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9/18. Simple and quick non-invasive evaluation of circulatory condition of cerebral arteries by clinical application of the "Bi-Digital O-Ring Test".

    Using the "Bi-Digital O-Ring Test," generalized abnormal circulation of the distribution of the 3 cerebral arteries at each side of the brain (i.e., anterior cerebral artery, middle cerebral artery and posterior cerebral artery) can be predicted, without any expensive instruments usually in a few minutes. When abnormality was found in the bifurcation area of the common carotid artery by the "Bi-Digital O-Ring Test," there were always abnormal findings of the area of the brain where circulation was coming from either one or both of the anterior or middle cerebral arteries. When abnormal "Bi-Digital O-Ring" response was found at the vertebral artery and posterior cerebral artery representation point, discovered by the author, at the side of the 6th cervical vertebra (corresponding to the entry point of the vertebral artery into the transverse foramen), the areas of the cerebrum, cerebellum and brain stem where circulation is coming from the posterior cerebral artery, basilar artery and vertebral artery were also abnormal. Most of these abnormalities were found to be associated with problems of the cervical vertebrae and spastic muscles of the neck and shoulders and are often reversible. In this study, the author was able to differentiate abnormal brain circulation of any major branch of arteries in the brain due to organic changes or functional reversible changes by relaxing these spastic muscles and improving the circulation of the neck and shoulder area by giving either manual acupuncture, massage, or transcutaneous electrical stimulation. This in turn often improved brain circulation. If it was a functional abnormality, within a few minutes after one of these procedures the "Bi-Digital O-Ring Test" usually showed normal response or improvement. However, if it was an organic abnormality, the abnormality remained. When the supra-orbital arterial blood pressure at both sides of the forehead decreases below 40 or 30 mmHg, most patients develop so-called "Cephalic hypotension Syndrome," which is characterized by sleep disturbance pattern; difficulty in concentration; easy forgetfulness of recent events; irritability; decreased pain threshold with or without depression; spastic skeletal muscles, particularly the neck, shoulder and back areas. All of these symptoms can be explained by decreased circulation to the Nucleus Raphe Centralis Superior (controls sleep and waking pattern), Nucleus Raphe Magnus (serotonin & modulation of pain), Nucleus Reticularis Giganto Cellularis (controls muscle tone), etc. in reticular formation.(ABSTRACT TRUNCATED AT 400 WORDS)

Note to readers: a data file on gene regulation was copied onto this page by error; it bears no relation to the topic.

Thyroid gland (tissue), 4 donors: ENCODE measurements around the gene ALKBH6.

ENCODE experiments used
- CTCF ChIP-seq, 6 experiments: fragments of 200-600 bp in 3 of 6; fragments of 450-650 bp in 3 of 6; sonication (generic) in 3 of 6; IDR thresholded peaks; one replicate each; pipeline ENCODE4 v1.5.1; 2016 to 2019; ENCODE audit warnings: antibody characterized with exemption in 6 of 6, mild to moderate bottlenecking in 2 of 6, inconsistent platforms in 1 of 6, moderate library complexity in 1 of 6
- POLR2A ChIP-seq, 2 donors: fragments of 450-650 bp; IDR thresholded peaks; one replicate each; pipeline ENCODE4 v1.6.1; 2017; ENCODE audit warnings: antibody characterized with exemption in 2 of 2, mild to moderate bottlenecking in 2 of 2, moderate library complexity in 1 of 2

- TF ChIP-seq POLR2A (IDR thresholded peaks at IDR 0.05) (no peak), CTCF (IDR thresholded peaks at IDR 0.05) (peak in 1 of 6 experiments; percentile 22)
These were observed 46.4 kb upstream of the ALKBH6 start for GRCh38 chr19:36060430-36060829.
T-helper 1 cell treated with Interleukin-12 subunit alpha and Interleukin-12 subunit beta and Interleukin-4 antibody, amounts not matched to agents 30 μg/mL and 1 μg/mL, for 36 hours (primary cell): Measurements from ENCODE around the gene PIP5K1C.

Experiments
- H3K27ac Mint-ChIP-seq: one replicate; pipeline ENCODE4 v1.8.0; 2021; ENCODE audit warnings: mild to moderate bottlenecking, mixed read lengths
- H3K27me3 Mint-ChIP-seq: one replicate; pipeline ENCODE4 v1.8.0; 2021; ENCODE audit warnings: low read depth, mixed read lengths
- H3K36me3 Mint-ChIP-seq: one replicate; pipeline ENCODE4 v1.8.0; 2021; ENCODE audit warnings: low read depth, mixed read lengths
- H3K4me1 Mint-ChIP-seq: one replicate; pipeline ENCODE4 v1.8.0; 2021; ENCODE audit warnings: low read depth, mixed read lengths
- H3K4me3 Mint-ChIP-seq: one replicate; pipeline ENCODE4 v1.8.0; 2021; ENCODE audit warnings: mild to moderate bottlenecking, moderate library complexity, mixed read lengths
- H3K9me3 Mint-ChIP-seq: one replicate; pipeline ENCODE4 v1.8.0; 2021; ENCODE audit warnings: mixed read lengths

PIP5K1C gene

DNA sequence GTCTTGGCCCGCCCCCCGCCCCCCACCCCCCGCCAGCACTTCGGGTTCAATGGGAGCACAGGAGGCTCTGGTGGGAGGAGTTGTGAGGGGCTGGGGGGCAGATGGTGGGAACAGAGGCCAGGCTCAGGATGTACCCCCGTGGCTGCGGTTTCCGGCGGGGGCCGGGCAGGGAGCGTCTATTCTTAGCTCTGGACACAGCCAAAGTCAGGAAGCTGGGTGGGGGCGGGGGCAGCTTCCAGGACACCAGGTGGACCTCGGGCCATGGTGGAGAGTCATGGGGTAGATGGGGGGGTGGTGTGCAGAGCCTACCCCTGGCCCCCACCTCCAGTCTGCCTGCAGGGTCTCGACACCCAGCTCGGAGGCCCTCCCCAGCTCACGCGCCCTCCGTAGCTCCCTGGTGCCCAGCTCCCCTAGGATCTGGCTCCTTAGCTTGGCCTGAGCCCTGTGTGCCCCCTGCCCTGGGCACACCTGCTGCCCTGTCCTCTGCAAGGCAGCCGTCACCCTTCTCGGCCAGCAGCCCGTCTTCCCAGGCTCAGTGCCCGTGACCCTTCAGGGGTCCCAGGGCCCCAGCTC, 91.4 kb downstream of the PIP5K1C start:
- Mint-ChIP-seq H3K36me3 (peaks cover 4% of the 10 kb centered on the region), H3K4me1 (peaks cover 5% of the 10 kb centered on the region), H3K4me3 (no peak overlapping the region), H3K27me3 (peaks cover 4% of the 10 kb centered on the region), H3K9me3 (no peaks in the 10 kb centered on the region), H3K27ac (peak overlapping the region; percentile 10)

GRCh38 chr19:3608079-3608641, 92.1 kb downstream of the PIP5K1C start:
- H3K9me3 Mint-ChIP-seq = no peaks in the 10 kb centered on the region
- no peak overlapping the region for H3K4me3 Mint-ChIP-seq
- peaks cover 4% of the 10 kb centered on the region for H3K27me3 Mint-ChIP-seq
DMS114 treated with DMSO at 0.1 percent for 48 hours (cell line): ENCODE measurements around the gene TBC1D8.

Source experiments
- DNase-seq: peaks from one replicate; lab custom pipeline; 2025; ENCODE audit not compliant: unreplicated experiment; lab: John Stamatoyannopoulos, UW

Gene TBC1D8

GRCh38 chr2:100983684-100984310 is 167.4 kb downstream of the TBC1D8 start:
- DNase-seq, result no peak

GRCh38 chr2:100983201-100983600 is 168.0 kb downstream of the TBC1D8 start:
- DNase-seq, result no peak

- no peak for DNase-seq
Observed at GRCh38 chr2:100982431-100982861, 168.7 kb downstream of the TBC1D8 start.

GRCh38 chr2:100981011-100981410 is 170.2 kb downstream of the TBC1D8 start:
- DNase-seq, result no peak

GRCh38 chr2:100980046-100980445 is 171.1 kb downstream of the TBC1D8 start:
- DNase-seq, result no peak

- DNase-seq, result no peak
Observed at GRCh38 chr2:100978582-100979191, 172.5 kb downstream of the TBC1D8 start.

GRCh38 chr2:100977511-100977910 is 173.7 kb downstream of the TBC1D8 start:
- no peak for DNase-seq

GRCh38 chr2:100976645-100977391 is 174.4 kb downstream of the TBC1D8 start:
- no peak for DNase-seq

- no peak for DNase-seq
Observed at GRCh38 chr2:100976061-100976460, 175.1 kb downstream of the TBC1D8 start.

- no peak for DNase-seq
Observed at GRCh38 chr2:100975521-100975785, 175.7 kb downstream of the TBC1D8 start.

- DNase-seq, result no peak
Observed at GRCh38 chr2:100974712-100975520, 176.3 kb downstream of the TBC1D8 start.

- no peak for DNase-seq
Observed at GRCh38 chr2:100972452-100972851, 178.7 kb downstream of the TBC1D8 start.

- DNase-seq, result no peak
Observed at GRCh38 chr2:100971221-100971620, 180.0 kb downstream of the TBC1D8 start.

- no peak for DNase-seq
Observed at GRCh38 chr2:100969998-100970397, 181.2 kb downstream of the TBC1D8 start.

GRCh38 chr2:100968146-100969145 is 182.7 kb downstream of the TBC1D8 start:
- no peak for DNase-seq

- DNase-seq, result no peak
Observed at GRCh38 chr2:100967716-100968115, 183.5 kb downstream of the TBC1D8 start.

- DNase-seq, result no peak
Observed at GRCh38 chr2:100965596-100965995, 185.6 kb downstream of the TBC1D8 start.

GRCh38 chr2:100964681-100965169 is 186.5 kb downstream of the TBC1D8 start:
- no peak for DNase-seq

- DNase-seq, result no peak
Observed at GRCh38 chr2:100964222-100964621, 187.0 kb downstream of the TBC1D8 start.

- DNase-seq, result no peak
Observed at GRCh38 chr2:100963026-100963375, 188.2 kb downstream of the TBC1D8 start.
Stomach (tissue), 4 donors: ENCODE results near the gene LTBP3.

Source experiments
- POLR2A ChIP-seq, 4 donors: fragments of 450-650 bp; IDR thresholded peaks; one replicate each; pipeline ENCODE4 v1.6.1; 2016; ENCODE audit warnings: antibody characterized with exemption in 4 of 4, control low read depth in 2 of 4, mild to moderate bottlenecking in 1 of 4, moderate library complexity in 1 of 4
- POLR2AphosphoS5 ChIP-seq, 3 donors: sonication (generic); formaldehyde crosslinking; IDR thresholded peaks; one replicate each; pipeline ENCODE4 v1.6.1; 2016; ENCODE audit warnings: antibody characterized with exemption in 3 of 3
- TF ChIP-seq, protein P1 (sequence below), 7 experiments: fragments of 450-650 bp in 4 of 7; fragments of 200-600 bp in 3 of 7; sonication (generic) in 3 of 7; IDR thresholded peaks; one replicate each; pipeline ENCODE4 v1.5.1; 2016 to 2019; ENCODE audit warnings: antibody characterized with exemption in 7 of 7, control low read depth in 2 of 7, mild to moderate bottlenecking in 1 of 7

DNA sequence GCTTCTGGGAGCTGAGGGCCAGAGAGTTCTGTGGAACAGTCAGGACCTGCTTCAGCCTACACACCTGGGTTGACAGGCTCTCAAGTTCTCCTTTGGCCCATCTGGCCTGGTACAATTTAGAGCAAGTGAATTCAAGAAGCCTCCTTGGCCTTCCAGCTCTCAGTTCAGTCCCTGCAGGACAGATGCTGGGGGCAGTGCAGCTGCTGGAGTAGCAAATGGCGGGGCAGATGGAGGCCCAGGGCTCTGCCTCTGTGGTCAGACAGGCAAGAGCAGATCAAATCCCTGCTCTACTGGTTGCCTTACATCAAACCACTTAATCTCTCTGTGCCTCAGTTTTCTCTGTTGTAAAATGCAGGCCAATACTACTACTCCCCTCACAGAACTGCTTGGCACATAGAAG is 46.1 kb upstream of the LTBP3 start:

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10/18. Occlusion of arteriovenous malformations of the cavernous sinus via the superior ophthalmic vein.

    The treatment of five patients with dural arteriovenous malformations (AVMs) of the cavernous sinus via the superior ophthalmic vein (SOV) is reported. The procedure was performed by transcutaneous puncture of the SOV under the guidance of real-time digital subtraction angiography. Complete resolution of the ocular symptoms was achieved in all cases. Angiograms after embolization showed complete obliteration of the malformation in four cases and partial obliteration in one. This method can cure dural AVMs of the cavernous sinus, with preservation of blood flow in the internal carotid artery. It is particularly indicated when the SOV is enlarged and when (1) dural AVMs of the cavernous sinus are fed by small branches of the internal carotid artery or direct carotid cavernous fistulas with small tears; (2) dural AVMs of the cavernous sinus are fed by multiple branches from both the internal and external carotid arteries, one or both sides; or (3) dural AVMs of the cavernous sinus or direct carotid cavernous fistulas recur after trapping of the internal carotid artery. Transcutaneous puncture and catheterization of the SOV was performed safely with the aid of digital subtraction angiography. The SOV approach was able to treat the fistula with preservation of the internal carotid artery.